Has the initial reaction to the billionaire space race been too critical?
Much of the media reaction to billionaires Jeff Bezos and Richard Branson flying to space has been critical, focusing on the alleged repugnance of such “frivolous” spending during an unprecedented economic crisis.
However, the moral arguments don’t hold water, and we should celebrate these achievements rather than admonish those responsible.
The basic anti-billionaire argument has three elements.
First, a lot of those billions are ill-gotten and reflect exploitative and immoral acts, an accusation that is frequently leveled at Amazon founder Jeff Bezos.
Second, from the cleanly acquired wealth, these billions largely reflect good fortune. As such, it becomes the moral responsibility of those billionaires to use their money to decrease inequality, for example via poverty relief programs.
Third, if they must spend the money on themselves, they should at least do so discreetly, rather than making such a spectacle of their lavish outlays.
Upon closer inspection, these seducing arguments are not as convincing.
The essential reason for the success of Amazon, Tesla, and Virgin is the service they provide, accompanied by greater public demand. Moreover, they are not monopolies that exploit their market power -- all operate in very competitive markets, and the point at which they start providing a bad service is the minute they will start losing customers.
Compare that to 1990s Microsoft or to one of the local telecommunications monopolies we used to have to suffer. In both cases, no matter how bad the product on offer, you had no choice but to keep buying.
Bezos and his fellow billionaires certainly merit criticism: They bend the rules and exploit flaws in the government to squeeze out more dollars. However, they are more successful than the next businessperson, not because they are less ethical, but because they are smarter and better at delivering a service that people want.
How much responsibility the rich have to help the poor is a timeless question, and the easy option for any non-billionaire is to always demand more, especially when the alternative appears self-indulgent.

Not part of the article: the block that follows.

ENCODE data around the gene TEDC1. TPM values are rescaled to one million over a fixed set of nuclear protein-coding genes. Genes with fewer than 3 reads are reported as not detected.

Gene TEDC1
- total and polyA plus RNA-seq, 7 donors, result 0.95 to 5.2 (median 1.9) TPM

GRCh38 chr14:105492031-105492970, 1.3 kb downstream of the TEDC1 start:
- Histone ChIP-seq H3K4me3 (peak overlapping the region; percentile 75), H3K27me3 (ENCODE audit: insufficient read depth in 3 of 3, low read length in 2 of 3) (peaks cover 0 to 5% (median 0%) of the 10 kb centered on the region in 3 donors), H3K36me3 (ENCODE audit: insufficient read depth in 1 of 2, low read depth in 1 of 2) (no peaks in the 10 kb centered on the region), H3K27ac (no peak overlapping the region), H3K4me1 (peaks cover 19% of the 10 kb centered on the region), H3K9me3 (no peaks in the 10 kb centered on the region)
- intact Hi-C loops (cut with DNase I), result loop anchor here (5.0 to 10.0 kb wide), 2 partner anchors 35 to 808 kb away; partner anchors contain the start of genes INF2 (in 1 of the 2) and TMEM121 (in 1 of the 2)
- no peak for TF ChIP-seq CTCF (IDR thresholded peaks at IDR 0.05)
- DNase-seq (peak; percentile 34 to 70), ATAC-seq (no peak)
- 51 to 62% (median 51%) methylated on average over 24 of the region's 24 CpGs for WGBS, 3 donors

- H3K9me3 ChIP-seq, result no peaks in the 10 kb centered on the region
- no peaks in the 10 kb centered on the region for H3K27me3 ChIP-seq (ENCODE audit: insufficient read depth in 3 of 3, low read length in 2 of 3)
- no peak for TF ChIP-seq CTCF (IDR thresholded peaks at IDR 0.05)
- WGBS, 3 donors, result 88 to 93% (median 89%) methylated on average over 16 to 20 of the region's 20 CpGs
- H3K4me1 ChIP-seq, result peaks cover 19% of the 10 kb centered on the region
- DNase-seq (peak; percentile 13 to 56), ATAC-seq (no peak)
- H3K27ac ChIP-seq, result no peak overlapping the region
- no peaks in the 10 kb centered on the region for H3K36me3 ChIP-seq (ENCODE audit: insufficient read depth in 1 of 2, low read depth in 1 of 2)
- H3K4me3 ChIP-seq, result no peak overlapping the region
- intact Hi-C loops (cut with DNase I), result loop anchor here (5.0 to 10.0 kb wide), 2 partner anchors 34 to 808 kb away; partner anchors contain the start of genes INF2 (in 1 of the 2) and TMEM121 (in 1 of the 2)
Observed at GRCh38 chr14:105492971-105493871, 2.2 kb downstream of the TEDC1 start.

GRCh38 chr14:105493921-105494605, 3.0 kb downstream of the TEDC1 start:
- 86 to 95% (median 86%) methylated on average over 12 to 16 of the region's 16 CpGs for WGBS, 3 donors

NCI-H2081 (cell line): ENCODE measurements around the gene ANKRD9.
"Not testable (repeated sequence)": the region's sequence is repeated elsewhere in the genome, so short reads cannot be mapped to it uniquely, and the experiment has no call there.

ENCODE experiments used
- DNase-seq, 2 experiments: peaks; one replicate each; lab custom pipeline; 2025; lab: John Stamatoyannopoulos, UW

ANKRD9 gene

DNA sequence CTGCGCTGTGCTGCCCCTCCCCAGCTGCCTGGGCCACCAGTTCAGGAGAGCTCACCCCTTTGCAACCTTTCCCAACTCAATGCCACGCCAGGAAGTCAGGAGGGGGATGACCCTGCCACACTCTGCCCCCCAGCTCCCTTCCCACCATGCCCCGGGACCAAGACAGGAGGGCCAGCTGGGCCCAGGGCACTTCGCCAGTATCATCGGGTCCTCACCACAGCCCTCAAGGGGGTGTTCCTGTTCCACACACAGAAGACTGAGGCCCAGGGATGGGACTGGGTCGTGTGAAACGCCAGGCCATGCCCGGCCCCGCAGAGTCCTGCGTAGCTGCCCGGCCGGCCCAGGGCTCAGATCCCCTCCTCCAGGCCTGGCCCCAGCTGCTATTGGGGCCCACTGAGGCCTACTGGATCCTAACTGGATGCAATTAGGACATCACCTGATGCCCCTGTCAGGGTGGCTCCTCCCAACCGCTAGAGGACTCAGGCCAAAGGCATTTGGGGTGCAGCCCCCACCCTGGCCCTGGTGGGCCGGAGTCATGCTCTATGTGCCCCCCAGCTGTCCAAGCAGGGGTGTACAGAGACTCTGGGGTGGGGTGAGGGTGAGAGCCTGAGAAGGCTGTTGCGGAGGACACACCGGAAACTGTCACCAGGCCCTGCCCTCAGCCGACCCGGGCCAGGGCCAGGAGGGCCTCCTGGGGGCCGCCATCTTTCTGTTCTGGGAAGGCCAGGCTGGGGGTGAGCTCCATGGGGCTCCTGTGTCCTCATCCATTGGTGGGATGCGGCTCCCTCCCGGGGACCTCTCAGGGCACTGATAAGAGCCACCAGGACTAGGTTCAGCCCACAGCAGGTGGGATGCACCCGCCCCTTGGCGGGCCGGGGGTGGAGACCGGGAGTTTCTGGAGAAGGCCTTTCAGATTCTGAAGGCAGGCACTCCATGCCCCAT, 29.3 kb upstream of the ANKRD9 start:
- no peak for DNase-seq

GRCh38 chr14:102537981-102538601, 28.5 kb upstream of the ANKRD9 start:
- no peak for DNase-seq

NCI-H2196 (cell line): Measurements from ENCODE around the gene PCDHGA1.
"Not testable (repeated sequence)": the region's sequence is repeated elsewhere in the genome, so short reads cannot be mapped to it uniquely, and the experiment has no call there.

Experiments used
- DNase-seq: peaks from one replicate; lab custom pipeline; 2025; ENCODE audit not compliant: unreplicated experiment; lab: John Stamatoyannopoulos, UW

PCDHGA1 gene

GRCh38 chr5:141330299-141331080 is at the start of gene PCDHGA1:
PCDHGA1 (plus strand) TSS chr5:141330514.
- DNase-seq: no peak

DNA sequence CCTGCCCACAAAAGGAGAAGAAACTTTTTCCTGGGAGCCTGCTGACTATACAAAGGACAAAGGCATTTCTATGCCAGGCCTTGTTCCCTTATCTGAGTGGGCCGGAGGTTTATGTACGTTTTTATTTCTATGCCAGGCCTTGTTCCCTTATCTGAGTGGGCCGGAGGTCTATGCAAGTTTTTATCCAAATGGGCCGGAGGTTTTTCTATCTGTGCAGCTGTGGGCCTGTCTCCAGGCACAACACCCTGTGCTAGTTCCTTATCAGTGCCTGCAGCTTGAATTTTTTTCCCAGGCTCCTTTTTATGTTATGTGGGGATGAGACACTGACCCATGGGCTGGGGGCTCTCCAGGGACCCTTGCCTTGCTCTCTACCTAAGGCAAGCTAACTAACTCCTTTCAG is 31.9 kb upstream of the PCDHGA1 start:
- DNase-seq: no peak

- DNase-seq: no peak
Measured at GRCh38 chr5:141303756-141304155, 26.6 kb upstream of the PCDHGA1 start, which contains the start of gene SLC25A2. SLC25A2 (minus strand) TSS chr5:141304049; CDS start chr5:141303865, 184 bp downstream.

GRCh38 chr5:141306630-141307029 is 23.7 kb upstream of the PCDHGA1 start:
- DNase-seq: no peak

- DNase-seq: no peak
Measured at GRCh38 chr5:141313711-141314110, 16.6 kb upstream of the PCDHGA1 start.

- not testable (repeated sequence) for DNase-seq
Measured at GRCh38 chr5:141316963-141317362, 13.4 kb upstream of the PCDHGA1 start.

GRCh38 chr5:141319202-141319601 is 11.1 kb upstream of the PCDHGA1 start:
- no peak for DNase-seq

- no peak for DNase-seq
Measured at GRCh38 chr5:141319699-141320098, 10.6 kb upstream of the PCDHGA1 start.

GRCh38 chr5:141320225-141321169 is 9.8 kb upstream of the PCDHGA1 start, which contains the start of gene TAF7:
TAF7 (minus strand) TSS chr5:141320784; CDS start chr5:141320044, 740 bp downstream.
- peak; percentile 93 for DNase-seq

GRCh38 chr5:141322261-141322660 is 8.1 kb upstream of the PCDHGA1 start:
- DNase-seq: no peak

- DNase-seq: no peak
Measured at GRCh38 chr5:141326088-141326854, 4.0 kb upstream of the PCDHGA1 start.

However, the reality is that the same criticism can be leveled at most of what we buy every day. Is that Starbucks coffee really necessary? How about the iPhone, the Netflix subscription?
While a middle-class American perceives most of a billionaire’s spending as frivolous, a poor American thinks the same of a middle-class American. Moreover, an American from the 19th century would regard virtually everything a 21st century American spends their money on as self-indulgent.
The reality is that what you like to think of as an objective definition of “frivolous” frequently translates into what someone richer than you buys, and doesn’t include what you buy. Therefore, conveniently enough, it is always people who are richer than you who need to spend more on charity, while you don’t need to change anything.
We have tax systems to determine fair shares, and as long as there is no illegal tax evasion, how these billionaires spend their money is their choice. If there are loopholes being exploited, then those loopholes should be closed.
People also need to have realistic expectations: The many billionaires who don’t fly space rockets doesn’t mean they are spending that money on poverty relief -- they are just spending it on themselves more discreetly, such as by purchasing art, mansions, and private airplanes.
Since these lower profile billionaires escape social admonishment, pressuring Bezos via the media will simply result in a different type of selfish expenditure, rather than a switch to virtuous projects.
To me, spending on space travel is inspirational rather than shameful gloating. I am no physicist, but these billionaires are contributing to massive decreases in the cost of flying into space.
One day, this might lead to the path to a new resource, or to solutions to problems such as climate change or overpopulation. It may be a long shot, but I’m glad someone is taking it, rather than a Van Gogh changing hands, or a custom diamond-studded Mercedes being assembled.
Omar Al-Ubaydli is a researcher at Derasat, Bahrain. He tweets @omareconomics. This article first appeared in AlArabiya News and has been reprinted under special arrangement.